The Schneider Corporation is a 56-year-old Indianapolis-based company run by third-generation siblings Victoria Schneider Temple (CEO) and Barry Schneider (chairman) and located on Otis Avenue in the historic Fort Benjamin Harrison community on the Northeast side of the city.

Hiding within the company’s long and storied history, until now, is also the origin story of a highly successful software startup that has many of the same hallmarks as some of today’s best-known tech companies.

The company pivoted to geographic information systems (GIS) and software development while most providers were still operating on paper-based systems, and the tech division began growing in its own markets — both organically and through acquisition — independently of Schneider’s traditional survey and engineering division, which is now known as Schneider Geomatics with Scott Stephens as its president.

“We’re kind of the oldest startup in history,” said Jeff Corns, president of Schneider Geospatial, the new spinoff name of Schneider Corporation’s GIS and e-Government businesses, which employ nearly 50 people. “We wanted to keep the Schneider name because there’s a lot of great brand recognition there for us as a family-owned services business that stands for quality, but we also wanted to lean into where the industry is going — which is actually representative of where we have led the industry in terms of technology application and innovation.”

Schneider Geospatial pioneered the development and use of new e-government solutions for small and medium size communities. The two-time “best of tech” Mira Award winner leveraged a deep understanding of local government organizations and advancements in technology to launch a software-as-a-service (SaaS) e-government suite that changed the way both the local governments and their constituents interacted with each other. Gone are the traditional limitations; lines, hours of operation, undefined workflows, bottlenecks in communication. These have been replaced with solutions that are available 24 hours a day, every day, from wherever the end user is.

Senior Software Engineer Joel Prail reviews real-time analytics with CEO Victoria Schneider Temple, President Jeff Corns and Chairman Barry Schneider.

What sets Schneider Geospatial apart from other tech companies in the space is that they don’t require communities to switch software or do anything differently than they are already doing in order to take advantage of Schneider’s platforms that enable aforementioned tech advancements.

“Instead of making the counties or municipalities switch to something new or change their service models, our software developers have created hundreds of integrations and simplified the onboarding for them so they can focus on serving the public and we make maintaining the data an automated process through more than 2,000 scheduled data pulls every night,” said Jeff.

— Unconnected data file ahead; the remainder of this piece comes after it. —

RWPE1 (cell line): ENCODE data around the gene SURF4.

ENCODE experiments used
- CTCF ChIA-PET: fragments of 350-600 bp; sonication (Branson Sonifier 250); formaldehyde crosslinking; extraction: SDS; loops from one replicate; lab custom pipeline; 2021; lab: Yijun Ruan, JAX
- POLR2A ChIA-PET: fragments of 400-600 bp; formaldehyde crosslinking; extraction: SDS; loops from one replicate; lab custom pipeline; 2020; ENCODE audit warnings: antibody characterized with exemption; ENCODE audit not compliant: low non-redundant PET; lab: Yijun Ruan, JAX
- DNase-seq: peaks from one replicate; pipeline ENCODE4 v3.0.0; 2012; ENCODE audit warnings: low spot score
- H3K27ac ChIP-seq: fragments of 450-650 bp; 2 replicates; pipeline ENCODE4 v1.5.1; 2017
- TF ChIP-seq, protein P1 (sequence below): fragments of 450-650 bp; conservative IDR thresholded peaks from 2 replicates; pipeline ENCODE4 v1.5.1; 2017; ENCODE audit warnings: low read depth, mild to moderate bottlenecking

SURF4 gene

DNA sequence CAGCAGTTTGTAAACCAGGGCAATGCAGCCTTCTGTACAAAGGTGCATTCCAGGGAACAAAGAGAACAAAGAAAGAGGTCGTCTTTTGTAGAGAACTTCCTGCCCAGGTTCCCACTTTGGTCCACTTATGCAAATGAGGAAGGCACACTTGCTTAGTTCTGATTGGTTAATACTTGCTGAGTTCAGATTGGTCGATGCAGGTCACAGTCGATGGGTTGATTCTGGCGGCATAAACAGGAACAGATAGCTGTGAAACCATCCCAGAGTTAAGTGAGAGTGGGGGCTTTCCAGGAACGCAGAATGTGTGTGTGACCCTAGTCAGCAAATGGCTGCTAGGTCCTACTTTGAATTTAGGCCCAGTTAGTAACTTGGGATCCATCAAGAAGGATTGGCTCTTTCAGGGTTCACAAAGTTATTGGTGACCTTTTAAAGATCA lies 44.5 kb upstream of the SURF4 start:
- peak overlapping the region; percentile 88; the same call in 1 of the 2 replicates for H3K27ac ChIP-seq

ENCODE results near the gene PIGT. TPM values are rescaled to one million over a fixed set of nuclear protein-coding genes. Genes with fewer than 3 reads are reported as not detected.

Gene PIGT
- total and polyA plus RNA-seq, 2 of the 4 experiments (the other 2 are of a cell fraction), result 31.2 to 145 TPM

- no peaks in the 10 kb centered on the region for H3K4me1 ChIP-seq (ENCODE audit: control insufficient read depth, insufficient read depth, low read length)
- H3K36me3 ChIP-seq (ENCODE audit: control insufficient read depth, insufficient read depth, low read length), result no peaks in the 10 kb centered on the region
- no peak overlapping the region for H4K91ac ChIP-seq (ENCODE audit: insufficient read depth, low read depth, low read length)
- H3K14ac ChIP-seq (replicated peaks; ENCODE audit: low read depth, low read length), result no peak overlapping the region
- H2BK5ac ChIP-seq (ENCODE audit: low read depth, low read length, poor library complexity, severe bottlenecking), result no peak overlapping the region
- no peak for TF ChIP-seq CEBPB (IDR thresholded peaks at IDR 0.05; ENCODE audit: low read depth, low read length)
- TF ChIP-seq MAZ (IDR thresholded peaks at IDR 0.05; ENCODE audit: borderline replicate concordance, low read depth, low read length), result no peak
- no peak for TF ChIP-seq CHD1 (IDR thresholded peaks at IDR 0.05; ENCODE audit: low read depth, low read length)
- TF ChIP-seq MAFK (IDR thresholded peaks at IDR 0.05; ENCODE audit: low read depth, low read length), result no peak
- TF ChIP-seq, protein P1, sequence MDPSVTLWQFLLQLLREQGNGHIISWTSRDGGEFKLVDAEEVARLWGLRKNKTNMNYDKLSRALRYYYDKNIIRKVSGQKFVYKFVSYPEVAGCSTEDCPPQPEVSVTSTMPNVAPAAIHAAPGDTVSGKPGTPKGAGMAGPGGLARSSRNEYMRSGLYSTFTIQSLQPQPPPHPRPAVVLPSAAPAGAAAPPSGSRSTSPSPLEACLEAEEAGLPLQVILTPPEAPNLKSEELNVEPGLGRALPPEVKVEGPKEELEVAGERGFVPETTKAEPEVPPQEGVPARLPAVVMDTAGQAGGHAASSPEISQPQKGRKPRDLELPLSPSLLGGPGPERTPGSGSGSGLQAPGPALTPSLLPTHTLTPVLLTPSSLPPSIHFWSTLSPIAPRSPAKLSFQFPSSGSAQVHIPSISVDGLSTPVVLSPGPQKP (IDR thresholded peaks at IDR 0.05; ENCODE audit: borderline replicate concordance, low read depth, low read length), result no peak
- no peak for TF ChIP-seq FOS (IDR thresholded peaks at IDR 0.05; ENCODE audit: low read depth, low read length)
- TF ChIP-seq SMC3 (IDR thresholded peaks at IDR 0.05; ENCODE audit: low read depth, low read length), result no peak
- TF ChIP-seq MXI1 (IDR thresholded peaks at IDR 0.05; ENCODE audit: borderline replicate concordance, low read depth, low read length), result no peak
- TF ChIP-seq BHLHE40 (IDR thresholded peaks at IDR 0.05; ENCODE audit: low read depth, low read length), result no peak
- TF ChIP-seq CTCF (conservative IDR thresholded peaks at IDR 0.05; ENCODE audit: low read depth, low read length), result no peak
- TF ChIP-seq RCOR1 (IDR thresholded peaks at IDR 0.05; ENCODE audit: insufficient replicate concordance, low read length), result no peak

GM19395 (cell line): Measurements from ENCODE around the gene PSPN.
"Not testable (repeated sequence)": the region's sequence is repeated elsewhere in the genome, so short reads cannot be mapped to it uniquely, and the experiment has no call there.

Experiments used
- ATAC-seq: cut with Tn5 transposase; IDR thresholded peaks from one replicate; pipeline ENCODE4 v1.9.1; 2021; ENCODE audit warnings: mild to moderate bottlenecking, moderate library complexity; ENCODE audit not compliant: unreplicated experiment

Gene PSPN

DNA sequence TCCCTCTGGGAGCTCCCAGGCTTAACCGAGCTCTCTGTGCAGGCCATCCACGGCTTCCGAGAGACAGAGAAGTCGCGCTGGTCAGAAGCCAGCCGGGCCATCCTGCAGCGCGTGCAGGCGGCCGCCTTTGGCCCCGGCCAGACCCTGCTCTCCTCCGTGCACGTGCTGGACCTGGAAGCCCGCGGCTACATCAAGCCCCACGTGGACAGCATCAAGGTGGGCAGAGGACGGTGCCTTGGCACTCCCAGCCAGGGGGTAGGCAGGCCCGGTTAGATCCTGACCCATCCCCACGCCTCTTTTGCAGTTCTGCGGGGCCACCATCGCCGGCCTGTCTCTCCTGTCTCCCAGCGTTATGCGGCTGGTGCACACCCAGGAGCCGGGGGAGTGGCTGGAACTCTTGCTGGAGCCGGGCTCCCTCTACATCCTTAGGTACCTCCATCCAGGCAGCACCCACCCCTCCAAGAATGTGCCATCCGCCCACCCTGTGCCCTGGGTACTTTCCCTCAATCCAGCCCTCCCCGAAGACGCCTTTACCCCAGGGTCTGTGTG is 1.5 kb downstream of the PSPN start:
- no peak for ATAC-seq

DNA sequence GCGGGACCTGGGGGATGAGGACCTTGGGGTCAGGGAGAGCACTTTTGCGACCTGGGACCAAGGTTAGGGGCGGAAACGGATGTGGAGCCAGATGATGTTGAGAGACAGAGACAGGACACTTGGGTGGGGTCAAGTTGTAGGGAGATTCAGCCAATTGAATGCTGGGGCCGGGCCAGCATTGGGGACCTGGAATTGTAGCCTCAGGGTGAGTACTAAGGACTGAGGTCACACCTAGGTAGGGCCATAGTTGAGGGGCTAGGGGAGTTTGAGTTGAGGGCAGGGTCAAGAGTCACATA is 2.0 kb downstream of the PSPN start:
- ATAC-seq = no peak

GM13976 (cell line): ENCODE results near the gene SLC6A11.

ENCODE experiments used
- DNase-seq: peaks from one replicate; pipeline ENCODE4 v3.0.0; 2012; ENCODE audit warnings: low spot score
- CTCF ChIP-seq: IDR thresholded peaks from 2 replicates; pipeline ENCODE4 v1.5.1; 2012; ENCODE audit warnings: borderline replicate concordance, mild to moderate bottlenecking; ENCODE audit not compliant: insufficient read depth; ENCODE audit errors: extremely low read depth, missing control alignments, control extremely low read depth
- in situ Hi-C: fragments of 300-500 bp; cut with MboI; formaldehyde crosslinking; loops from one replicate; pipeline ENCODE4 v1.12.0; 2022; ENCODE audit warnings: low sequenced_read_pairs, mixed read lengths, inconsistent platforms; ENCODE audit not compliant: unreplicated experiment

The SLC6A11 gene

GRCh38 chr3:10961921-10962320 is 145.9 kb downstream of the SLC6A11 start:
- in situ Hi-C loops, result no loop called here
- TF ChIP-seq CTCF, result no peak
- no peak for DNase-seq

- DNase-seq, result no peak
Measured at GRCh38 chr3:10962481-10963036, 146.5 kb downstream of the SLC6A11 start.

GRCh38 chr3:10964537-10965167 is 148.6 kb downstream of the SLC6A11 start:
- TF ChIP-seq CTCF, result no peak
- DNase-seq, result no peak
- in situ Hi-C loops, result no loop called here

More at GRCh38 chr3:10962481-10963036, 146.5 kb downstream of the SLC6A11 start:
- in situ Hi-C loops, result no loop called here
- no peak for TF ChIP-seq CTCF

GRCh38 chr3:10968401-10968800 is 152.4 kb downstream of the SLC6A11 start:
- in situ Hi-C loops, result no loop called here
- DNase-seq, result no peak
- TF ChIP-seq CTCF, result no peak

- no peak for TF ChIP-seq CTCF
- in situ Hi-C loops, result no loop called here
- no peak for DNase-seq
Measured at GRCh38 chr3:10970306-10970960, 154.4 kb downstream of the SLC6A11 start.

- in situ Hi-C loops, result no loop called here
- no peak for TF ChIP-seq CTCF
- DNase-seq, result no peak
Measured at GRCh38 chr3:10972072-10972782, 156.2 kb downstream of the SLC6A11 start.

For example, Schneider Geospatial started working with a new customer just last year, St. John’s County which encompasses the city of St. Augustine in Florida and lays claim to being the oldest city in the U.S. By rolling out its e-Government platforms and checking the data analytics in real time, Jeff demonstrated how the county was able to save 2.1 million hours of would-be face-to-face government services now provided online (the way most people want it), which translates to more than $15 million in savings while at the same time freeing up government staff to handle backlogs and other services that provide overall improved experiences and significantly higher return on the taxpayer dollar. It’s worth noting as well, that this data wasn’t even a full year since implementation.

Over the past five years, as Scheider Geospatial has grown by triple-digits annually to become one of the largest e-Government providers in the country with nearly 20 percent market share and launched new products — eleven e-Government platforms in total including its flagship BeaconTM and qPublic.netTM products — it became clear to management that its two distinct divisions would need their own accounting and HR functions to meet the needs of their unique markets and sales and marketing efforts.

Schneider Geospatial technically spun out of the parent company effective January 1, and recently moved into their renovated new headquarters on the third floor of the same historic army barracks that is home to Schneider Geomatics and The Schneider Corporation, and employ about 120 people.

I recently toured and photographed the new space, which can be viewed on Facebook in a special Schneider Geospatial office tour photo gallery.

“As Schneider Geospatial grew to 40 percent of the company revenue, we recognized that we were really a different company, a software product company with all of the same trappings of other tech companies,” Jeff said.

“We addressed the backend needs with the spinout and establishing our own HR and accounting and other infrastructure, but moving into the new space is probably one of the biggest advantages we can all feel and take pride in. Quite frankly, the space is just so cool and interesting and something that really matters to top tech talent — that’s including our current team who built and brought us here, and the new hires we’ll be recruiting to continue to innovate and grow market share.”

The exposed brick, painted rafters and light-flooded space certainly isn’t what anyone would expect from a company founded in the early 1960s. It’s more akin to the start-up and scale-up spaces seen in Manhattan loft-style offices and downtown Indy towers.

You can read more about The Schneider Corporation and its new Schneider Geospatial spinoff company in our 2017 profile and its Mira Award winner stories at TechPoint Index.